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Monday, March 07, 2011

In HECHOS DE PAZ No. 57: Land and human development

By Absalón Machado C.
Technical Director of the 2011 Human Development Report for Colombia
 (Translated by Peter Lenny, a CSN Volunteer Translator. Edited by Teresa Welsh, a CSN volunteer editor.)
The issue of land and rural development has been thrown open again in Colombia, after agrarian problems have spent over 20 years sidelined from public debate.
The debate has grown out of the struggles of rural workers' organizations and recent government moves towards restitution of lands and is advancing very quickly towards taking up the broader problem of overall land and rural development policy.
The agrarian issue is a national problem once again, as it was in the 1930s and 60s, pointing to the fact that it continues to be "unfinished business." Accordingly it has to be asked: "How important is solving the land problem to human development?", "what underlies such a solution?" and "what is the gamble behind it?".
The National Human Development Report for Colombia that the UNDP is preparing addresses the issue of land and rural development. It builds on the hypothesis that the agrarian structure built up in Colombia through a diversity of historical processes has become an obstacle to development. What is more, it considers that there is extreme vulnerability in the rural sector, which has continually been left exposed by markets, public policy, drug trafficking, and illegal armed groups. These circumstances represent enormous constraints on the possibilities for human development in rural life and have opened up gaps and imbalances between rural and urban living and even within rural contexts.
Various factors and processes hinder human development in the countryside. The most notorious include: high concentration of rural properties; land use conflicts; widespread (40%) informal land tenure; improper use and continuous destruction of natural resources; spread of smallholdings (poverty and extreme poverty); the presence of armed groups, criminals and drug traffickers who restrict freedoms and violate human rights; the precarious State presence in rural areas and public policies that, by failing to consider issues of equity, become discriminatory and exclusionary.
These factors are expressed in rural workers' inability to generate income and in restrictions on their opportunities to express and develop their skills and engage in new activities or to diversify existing ones in order to discover new sources of income and decent employment; they also constrain the freedom and social movement of rural individuals and groups, undermine trust in public institutions and the State, limit the development of participatory processes and democracy in the countryside and do not facilitate the development and proper use of public goods. In other words, they obstruct human development and leave rural society highly vulnerable to its own dynamics and to exogenous factors.
If not just the rural sector, but society as a whole, is to develop, it is imperative to remove these elements. There can be no doubt that the scope for human development will expand if Colombia really decides to confront these factors systematically and with an overall understanding of the rural problem. Accordingly, there is a need to move towards rural development that is inclusive and sustainable, and affords rural society the basic components necessary for growth with efficiency, appropriate food and development with democracy.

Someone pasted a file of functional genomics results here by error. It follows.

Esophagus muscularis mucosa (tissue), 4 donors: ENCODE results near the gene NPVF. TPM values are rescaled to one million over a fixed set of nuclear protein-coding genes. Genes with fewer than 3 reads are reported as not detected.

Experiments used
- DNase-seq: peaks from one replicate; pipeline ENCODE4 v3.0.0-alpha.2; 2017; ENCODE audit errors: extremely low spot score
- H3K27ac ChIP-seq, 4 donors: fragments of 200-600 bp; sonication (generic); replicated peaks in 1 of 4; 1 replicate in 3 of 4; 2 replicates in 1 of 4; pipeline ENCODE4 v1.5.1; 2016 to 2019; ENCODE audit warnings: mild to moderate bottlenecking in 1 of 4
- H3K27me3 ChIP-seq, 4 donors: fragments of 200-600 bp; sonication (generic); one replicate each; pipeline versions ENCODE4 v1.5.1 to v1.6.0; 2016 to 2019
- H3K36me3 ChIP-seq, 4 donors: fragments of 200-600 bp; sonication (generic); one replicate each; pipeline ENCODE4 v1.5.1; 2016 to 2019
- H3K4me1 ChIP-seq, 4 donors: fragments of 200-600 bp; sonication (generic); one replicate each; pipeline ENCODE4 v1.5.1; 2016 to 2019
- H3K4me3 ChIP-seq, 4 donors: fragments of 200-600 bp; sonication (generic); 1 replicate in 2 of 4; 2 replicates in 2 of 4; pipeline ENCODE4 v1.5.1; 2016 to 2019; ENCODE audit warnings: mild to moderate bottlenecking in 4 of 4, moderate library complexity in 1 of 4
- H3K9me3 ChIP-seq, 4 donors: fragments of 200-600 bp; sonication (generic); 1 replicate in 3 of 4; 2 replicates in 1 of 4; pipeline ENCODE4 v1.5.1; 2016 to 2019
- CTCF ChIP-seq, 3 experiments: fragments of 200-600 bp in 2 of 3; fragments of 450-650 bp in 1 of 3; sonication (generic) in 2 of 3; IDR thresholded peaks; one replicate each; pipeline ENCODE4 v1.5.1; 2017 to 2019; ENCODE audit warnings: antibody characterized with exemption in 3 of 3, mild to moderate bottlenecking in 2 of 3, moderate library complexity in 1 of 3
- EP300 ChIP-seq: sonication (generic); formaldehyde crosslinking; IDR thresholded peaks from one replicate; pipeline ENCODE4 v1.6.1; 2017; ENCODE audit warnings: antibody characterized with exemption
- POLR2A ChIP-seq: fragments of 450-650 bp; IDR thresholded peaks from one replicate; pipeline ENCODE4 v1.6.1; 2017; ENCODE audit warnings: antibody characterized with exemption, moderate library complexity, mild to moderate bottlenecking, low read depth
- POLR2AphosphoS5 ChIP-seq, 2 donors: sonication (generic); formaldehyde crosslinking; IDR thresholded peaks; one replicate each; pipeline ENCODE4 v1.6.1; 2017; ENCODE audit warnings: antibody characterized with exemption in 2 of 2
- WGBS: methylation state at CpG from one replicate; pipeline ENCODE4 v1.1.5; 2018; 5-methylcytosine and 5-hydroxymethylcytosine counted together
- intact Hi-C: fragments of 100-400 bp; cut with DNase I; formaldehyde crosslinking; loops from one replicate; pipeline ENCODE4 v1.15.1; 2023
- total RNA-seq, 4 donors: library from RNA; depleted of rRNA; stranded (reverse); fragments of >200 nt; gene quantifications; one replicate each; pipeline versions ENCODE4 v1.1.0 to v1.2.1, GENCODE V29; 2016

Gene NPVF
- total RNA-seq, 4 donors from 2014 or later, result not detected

Meanwhile, bear in mind the argument that is gaining ground in the United Nations: the right to land that derives from the right to food. Given that land is the key factor in food production and that poor communities lack other income generation options, guaranteeing the right to food entails access to land. In rural societies like Colombia's, the poor have never been offered significant options to ensure their food security.
The political decision to remove the factors in agrarian structure that prevent development is a step towards modernization that must encompass the factors constitutive of human development.
The big gamble
It would be a very limited gamble if lands were restituted and property rights assured without addressing the factors that stimulate the concentration of land in so few hands, that make land a factor for market speculation, and give rise to political powers that consolidate to hinder progress so as to defend personal and group interests. The gamble would be even more limited if it left the present structure of land tenure untouched; that is to say, the coefficients of land concentration – which according to the official statistics agency, Instituto Geográfico Agustín Codazzi (IGAC), stand at 0.86[2] – are among the highest in the world, along with Brazil, Paraguay and Peru. These rates reflect great inequity in a sector with high rates of poverty and extreme poverty and have no place in the challenge of modernizing such an unequal society.
There are economic, social and political reasons for reconfiguring the agrarian structure, and there are powerful reasons of equity and policy to sustain that process. The reasons of equity include poverty – standing at 65% of the rural population – and extreme poverty – affecting around one third of rural people – which can be overcome not by subsidies, but by access to factors of production (land, capital and technology) and by developing the capabilities and freedoms of rural populations. The reasons of policy are associated with the model of democracy that the society wants and needs in order to develop and live together in peace.